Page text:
A couple of days ago, the nonpartisan Kaiser Family Foundation posted an important new analysis (actually a follow-up version of an earlier one they did in May) which proved, in several different ways, that after years of turmoil, the ACA's individual market had finally stabilized as of 2017...or, at least, it would have if not for the deliberate sabotage efforts of one Donald J. Trump and several hundred Congressional Republicans. This included hard numbers for the first quarter of 2018 which showed the trend continuing in a dramatic fashion.
Following up on that, they went further yesterday and posted a whole bunch of handy raw individual market data for the 2011 - 2017 calendar years at the state level, including the average gross profit margin per member per month as well as the share of premiums paid out as claims in every state (except, frustratingly, California).
*(technically Vermont was the third to do so, but theirs doesn't kick into effect until 2020, and they haven't even crystalized exactly what form it would take anyway.)
**(yeah, I know very well that DC isn't actually a state, but it's pretty awkward to put "state and/or territory" in the headline.)
I realize that 110% of the news/media/political attention is on the bombshell announcement that Supreme Court Justice Anthony Kennedy is retiring at the end of July, but there are other things going on as well, so I'll do my best to soldier on...
More big health care action at the state level: yesterday the DC Council passed what would be the nation's third state-level individual mandate, after Mass. and NJ.https://t.co/BmtnDAQvVp
For weeks now, I've been painstakingly analyzing and plugging in the preliminary 2019 rate change data for ACA-compliant individual market as each state submits their filings. As of today, I've compiled data for 18 states (+DC), comprising perhaps 40% of the total ACA individual market, give or take. The table below shows where things stand at the moment.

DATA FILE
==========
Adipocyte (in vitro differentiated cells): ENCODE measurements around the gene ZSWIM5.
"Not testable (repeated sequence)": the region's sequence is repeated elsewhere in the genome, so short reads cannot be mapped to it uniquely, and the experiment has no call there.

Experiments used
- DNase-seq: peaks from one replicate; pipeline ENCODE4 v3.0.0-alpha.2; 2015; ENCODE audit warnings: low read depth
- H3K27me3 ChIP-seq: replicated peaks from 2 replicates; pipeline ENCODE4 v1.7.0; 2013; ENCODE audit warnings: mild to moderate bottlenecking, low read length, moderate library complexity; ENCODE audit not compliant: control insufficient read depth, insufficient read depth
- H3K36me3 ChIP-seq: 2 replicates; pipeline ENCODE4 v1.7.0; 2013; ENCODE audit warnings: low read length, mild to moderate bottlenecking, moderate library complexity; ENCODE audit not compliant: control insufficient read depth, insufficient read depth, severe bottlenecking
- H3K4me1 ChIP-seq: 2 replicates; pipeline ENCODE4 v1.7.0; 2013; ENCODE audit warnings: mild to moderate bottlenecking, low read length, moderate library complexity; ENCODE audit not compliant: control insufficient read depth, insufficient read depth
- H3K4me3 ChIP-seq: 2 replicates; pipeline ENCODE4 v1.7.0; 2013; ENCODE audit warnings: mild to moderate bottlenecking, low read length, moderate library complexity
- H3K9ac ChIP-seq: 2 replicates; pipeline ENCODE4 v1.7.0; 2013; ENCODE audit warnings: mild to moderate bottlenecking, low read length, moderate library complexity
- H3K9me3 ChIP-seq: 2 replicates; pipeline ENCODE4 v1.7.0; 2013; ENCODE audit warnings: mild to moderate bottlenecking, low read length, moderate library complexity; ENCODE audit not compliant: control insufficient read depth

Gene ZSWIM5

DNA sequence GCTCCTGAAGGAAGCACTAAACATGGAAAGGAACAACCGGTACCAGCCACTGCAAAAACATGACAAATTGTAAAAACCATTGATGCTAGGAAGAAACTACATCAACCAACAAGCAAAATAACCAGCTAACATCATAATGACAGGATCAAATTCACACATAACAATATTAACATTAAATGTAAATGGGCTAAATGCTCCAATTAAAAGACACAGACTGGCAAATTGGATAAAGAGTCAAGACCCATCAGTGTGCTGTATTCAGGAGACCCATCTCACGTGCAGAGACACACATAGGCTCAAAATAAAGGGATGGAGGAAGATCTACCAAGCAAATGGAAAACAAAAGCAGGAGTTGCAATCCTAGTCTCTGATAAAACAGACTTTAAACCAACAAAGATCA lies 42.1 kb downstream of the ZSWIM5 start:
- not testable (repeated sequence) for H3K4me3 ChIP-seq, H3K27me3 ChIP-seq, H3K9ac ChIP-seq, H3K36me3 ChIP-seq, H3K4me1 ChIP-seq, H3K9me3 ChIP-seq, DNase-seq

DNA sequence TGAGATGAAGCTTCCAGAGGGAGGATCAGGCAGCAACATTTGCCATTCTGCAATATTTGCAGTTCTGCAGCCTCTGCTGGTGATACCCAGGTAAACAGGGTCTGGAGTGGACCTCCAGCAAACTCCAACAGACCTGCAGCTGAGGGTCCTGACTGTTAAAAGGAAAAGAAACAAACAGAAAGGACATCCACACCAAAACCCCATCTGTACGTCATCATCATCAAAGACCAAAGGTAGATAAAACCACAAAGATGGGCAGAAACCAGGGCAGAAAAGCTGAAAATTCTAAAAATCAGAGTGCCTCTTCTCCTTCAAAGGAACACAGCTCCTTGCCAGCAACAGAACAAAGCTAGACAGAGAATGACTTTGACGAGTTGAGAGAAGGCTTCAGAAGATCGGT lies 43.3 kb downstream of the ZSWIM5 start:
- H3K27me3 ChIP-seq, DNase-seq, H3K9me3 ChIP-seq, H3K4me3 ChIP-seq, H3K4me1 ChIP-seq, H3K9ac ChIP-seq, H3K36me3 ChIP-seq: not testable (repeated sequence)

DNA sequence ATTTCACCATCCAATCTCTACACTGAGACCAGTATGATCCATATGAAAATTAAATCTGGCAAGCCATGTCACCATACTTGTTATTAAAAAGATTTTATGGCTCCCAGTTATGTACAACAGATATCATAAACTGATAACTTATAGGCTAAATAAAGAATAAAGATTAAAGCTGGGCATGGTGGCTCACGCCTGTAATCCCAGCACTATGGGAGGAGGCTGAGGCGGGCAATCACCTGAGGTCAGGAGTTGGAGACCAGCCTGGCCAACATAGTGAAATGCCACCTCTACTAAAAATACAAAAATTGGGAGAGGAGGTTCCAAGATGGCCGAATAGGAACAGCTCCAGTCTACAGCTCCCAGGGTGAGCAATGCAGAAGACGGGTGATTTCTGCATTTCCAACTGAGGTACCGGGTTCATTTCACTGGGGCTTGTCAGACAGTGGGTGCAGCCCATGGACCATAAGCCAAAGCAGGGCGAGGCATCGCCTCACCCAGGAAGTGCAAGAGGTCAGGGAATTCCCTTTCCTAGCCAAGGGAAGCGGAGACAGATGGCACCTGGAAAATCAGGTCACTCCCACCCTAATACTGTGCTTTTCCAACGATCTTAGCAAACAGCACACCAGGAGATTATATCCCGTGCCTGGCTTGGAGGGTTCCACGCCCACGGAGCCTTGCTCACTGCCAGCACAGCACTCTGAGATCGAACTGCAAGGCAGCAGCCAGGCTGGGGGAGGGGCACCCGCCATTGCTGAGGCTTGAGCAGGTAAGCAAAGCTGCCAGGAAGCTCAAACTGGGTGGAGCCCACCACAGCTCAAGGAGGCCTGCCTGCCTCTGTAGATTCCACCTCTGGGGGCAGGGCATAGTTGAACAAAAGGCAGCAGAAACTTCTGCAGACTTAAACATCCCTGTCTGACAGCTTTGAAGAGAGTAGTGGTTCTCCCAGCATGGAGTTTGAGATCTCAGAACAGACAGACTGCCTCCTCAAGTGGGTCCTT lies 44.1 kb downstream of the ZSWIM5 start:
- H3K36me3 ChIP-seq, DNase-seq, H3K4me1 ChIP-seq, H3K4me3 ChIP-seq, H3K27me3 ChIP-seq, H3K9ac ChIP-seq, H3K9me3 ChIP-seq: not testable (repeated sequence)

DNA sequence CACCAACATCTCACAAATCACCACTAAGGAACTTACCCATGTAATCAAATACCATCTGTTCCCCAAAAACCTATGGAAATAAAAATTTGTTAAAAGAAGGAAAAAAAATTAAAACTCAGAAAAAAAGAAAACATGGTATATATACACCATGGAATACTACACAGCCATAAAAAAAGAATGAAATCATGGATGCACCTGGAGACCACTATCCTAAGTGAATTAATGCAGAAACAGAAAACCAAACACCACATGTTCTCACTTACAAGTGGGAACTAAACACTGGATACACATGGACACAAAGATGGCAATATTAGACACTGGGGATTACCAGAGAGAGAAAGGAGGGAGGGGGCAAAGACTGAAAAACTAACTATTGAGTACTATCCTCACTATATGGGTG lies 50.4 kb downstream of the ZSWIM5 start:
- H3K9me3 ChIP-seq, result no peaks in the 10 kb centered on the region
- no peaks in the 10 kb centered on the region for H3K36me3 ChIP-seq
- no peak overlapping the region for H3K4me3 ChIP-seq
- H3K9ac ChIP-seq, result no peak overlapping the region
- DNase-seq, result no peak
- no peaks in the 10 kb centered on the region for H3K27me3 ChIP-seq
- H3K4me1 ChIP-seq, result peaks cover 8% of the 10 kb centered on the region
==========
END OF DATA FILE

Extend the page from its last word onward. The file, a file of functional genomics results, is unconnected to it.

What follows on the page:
Those yellow and manilla cells at the bottom are not a typo: To the best of my estimates so far, the insurance carriers across these 19 markets are asking for average 2019 unsubsidized premium rate increases of around 10-11%...however, as far as I can tell, they would be keeping rates FLAT year over year (on average), for the first time since the ACA launched, if not for three sabotage efforts by Donald Trump and Congressional Republicans: Repeal of the ACA's individual mandate, and Trump's removal of restrictions on non-ACA compliant "Short-Term, Limited Duration" and "Association" plans, which I've shorthanded as simply #ShortAssPlans....and in fact would actually be dropping in quite a few states (or, in the case of Minnesota, dropping more than they already are set to with those factors):
Kentucky's 2019 preliminary Rate Filings have been posted, and they're pretty straightforward: Like this year, there will only be two carriers offering policies on the KY individual market in 2019: Anthem and CareSource, with roughly a 46/54 market share split.
The overall average requested rate increase is around 12.2% between the two. Neither carrier states just how much of their requested increase is due to mandate repeal or #ShortAssPlans (CareSource did list it...but then redacted it from public view). The Urban Institute projected around an 18.7 percentage point impact; 2/3 of that is around 12.5 points, so that's what I'm assuming until further notice.
Assuming that's accurate, that means that if not for the mandate/shortassplan sabotage factors, Kentucky carriers would be keeping unsubsidized 2019 premiums flat year over year (or even dropping them a smidge).
The Affordable Care Act (ACA) requires that every state have an exchange where consumers can buy individual health insurance policies. In Ohio, the federal government runs the health insurance exchange. Ohioans who do not have health insurance through their employer, Medicare or Medicaid may be eligible to purchase coverage through the exchange. Open enrollment for coverage next year (2019) begins November 1, 2018. Below is preliminary data based on the filings submissions of insurers in Ohio. Once filings are approved in late summer/early fall, final information will be posted.
Ohio’s Health Insurance Market (2018–2019)
In 2018, 8 companies sold health insurance products on the exchange in Ohio and 42 counties had just one insurer with an additional 20 counties having only two.
Snyder signs 80-hour Medicaid work requirement law
Most adult Medicaid recipients who receive health care insurance through the state’s Healthy Michigan plan will be required to work at least 80 hours per month or risk losing coverage under a new law signed Friday by Republican Gov. Rick Snyder.
Five years after he led the push to expand Medicaid eligibility under the federal Affordable Care Act, Snyder signed the new work requirements over protests from Democrats and advocacy groups who decried it as a legislative effort to strip health insurance from low-income residents.